One of COVID-19’s nastiest tricks is the way it can infect someone and not cause any symptoms. This allows the virus to proliferate under the radar of contact tracers. But new artificial intelligence could help track down these silent carriers.
In a paper published Friday in the journal Scientific Reports, researchers at Synergies Intelligent Systems and Universität Hamburg describe a machine learning algorithm that can identify people in a moving crowd who are most likely asymptomatic carriers of the virus that causes COVID-19. The algorithm makes these predictions based on the GPS-tracked movement of people in a city environment, and known cases of infection.
Such precision contact tracing could reduce the number of people needlessly quarantined by lockdowns and conventional contact tracing, according to the authors of the paper. “With this type of technology, we can quarantine a very small fraction of people—just three to five percent—and pretty effectively reduce the effect of the disease,” says Michael Chang, co-founder of Synergies.
The tool could also be used to identify superspreaders: people infected with the virus who transmit it to a disproportionately high number of people. This could aid public health leaders in prioritizing where to concentrate vaccine supplies to head off an outbreak, Chang says.
One limitation of the tool is that its accuracy depends on people willingly using a GPS-based app on their phones. Such an app would track their location to an accuracy of one meter, and log any positive COVID-19 test results.
“The mobile data is also collectible from cellular data,” says Jianwei Zhang, a professor at Universität Hamburg and an author of the paper. “If we could use data other than GPS to build interactive relations between people—for example by using cameras or indoor localization methods—this would boost the [algorithm’s] prediction accuracy.”
A number of researchers developed digital contact tracing apps early on in the pandemic. Such software was used extensively in East Asia, drawing criticism over privacy rights of citizens. The technology was not widely adopted in many other regions of the world.
The new machine learning technology boosts the accuracy of digital contact tracing by factoring in asymptomatic transmission. The authors call their system “continuous learning and inference of individual probability” or CLIIP. It’s based on a gradient boost ensemble learning tree model. The model is updated with real world data using individual directed graph, or IDG, which is the direction for recording the interactions between individuals at a certain time.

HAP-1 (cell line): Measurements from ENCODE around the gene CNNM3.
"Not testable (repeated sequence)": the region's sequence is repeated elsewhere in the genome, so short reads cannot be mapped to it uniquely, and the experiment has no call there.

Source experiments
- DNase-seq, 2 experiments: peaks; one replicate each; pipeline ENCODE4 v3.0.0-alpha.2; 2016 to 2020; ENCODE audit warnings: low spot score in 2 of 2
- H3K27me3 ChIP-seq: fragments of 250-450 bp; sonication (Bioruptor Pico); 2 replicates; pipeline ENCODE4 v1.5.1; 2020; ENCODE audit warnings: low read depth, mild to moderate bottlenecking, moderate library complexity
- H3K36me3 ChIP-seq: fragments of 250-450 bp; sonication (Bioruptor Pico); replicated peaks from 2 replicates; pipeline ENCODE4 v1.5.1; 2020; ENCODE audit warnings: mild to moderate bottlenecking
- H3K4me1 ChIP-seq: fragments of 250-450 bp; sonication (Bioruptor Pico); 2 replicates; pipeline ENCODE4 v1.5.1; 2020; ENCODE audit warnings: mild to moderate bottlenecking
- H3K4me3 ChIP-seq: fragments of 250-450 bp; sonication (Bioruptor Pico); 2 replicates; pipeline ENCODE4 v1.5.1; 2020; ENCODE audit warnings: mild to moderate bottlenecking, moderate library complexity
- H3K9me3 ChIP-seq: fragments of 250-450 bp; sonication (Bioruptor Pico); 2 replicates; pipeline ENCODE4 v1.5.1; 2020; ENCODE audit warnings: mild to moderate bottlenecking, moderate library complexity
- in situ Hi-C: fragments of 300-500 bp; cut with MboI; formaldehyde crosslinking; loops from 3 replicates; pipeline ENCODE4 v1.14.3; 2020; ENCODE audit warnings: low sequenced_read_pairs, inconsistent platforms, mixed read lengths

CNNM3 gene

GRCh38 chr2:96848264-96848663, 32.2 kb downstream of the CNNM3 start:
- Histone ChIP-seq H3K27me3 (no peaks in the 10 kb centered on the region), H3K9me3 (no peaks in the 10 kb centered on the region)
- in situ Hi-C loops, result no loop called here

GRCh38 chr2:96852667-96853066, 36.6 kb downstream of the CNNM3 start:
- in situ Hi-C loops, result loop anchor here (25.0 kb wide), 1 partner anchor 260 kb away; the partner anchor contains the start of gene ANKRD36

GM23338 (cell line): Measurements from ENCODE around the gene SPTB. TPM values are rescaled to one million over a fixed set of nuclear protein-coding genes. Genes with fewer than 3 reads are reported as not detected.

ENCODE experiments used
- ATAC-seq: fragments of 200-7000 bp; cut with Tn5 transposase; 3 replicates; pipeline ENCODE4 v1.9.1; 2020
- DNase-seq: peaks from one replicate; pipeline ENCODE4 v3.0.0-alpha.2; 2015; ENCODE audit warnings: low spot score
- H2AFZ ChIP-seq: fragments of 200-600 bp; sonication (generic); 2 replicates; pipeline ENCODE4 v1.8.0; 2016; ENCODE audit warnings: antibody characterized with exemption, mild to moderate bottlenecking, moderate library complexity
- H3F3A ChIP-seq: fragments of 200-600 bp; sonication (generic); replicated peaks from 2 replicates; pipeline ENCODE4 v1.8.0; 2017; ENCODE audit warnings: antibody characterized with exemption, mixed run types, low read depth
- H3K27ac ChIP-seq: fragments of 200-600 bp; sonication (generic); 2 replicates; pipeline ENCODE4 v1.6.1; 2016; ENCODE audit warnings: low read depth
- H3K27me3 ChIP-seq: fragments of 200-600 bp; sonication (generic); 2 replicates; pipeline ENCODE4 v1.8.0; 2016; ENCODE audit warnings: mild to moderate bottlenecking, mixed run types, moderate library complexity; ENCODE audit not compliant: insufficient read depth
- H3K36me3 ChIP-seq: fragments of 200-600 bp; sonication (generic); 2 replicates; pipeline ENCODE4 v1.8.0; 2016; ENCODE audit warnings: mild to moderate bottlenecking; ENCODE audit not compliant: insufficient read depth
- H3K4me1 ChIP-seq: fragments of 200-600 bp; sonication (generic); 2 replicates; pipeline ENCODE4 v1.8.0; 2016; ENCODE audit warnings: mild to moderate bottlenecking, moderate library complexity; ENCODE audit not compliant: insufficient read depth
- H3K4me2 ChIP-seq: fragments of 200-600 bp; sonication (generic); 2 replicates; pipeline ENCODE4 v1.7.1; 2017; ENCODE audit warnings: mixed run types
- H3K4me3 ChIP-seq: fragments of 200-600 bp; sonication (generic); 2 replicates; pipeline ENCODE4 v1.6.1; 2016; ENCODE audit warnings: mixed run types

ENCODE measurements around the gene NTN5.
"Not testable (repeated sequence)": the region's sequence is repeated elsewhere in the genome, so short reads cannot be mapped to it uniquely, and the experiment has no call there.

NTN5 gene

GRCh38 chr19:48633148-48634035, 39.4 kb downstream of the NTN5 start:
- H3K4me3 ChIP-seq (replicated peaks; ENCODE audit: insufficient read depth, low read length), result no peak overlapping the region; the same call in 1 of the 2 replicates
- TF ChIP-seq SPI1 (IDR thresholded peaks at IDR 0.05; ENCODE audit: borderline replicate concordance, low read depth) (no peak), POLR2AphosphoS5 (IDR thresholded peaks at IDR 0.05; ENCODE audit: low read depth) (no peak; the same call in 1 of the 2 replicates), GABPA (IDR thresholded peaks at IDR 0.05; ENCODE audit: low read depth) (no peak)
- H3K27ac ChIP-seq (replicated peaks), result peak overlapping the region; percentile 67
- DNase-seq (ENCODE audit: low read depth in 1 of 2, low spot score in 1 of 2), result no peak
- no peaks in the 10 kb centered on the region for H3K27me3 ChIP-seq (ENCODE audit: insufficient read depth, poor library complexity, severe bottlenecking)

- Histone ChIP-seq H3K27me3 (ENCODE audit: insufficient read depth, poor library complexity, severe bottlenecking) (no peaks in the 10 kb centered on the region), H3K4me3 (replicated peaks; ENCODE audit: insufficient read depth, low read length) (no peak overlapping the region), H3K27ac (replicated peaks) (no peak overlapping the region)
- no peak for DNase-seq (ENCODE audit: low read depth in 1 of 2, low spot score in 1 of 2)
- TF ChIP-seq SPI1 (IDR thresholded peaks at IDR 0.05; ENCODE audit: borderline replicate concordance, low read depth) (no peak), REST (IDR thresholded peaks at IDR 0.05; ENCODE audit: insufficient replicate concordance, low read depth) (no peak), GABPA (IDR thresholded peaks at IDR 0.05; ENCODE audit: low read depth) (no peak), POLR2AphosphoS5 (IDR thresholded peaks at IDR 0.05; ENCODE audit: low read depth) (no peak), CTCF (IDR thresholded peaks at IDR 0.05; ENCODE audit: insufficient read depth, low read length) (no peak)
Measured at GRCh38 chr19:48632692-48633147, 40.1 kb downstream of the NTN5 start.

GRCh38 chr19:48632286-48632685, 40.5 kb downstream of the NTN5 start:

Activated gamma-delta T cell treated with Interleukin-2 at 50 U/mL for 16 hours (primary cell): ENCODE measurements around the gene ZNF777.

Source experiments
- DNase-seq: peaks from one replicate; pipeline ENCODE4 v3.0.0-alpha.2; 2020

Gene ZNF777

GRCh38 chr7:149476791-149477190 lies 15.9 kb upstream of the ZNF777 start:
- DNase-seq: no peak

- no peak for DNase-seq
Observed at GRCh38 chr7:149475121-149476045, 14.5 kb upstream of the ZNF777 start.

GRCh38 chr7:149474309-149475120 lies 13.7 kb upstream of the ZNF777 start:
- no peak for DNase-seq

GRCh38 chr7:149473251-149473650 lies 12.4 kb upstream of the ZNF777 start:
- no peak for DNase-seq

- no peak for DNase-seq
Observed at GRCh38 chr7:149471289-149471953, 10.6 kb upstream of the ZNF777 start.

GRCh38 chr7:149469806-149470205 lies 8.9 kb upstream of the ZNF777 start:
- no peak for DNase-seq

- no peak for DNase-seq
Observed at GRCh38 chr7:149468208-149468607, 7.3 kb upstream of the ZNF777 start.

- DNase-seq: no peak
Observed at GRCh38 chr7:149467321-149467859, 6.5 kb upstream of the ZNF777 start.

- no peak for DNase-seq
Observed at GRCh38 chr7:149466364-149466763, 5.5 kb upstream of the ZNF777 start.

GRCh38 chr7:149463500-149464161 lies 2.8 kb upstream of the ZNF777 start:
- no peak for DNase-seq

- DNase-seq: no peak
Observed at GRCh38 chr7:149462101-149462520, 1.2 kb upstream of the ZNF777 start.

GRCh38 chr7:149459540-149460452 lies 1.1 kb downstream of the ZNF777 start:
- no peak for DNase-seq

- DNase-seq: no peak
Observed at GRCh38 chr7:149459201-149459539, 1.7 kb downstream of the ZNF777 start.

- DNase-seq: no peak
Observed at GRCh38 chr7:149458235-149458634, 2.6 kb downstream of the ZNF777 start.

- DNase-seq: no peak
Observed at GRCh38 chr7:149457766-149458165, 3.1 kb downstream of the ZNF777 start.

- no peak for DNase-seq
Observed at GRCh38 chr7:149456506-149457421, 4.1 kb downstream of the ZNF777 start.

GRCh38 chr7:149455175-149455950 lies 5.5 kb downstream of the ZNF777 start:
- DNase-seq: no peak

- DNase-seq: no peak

The algorithm also integrates real world data such as credit card transactions, public transport data, and building cameras to determine how long and how often people came into contact, and how much physical distance was between them. The real world data came from a city in China that the authors would not disclose.
The algorithm can also factor in mask wearing, hand washing and health. “Such information can be given by a user via an interactive interface or automatically extracted using further sensors,” says Zhang. “This would make the CLIIP predictions more precise.”
The system labels people based on their disease status, such as susceptible, quarantined, exposed, infected, hospitalized and recovered. “By using these labels, we are using our interactive model to learn what would happen between one guy and his surroundings,” says Shangching Liu, an AI engineer at Synergies who co-authored the paper. Synergies Intelligent Systems is an AI company that builds augmented analytics technologies that decrease the barriers to AI.
Emily Waltz is a freelance science journalist specializing in the intersection of technology and the human body. Her favorite topics include electrical stimulation of the nervous system, wearable sensors, genetic engineering, and tiny robots designed to dive deep into the body. In addition to IEEE Spectrum, Emily is a frequent contributor to the journal Nature Biotechnology. She has also written for Nature, Scientific American, Discover, Outside, and The New York Times. For every story she writes, Emily’s goal is to say something true and useful. She likes to hear from readers and can be contacted through her website or on Twitter.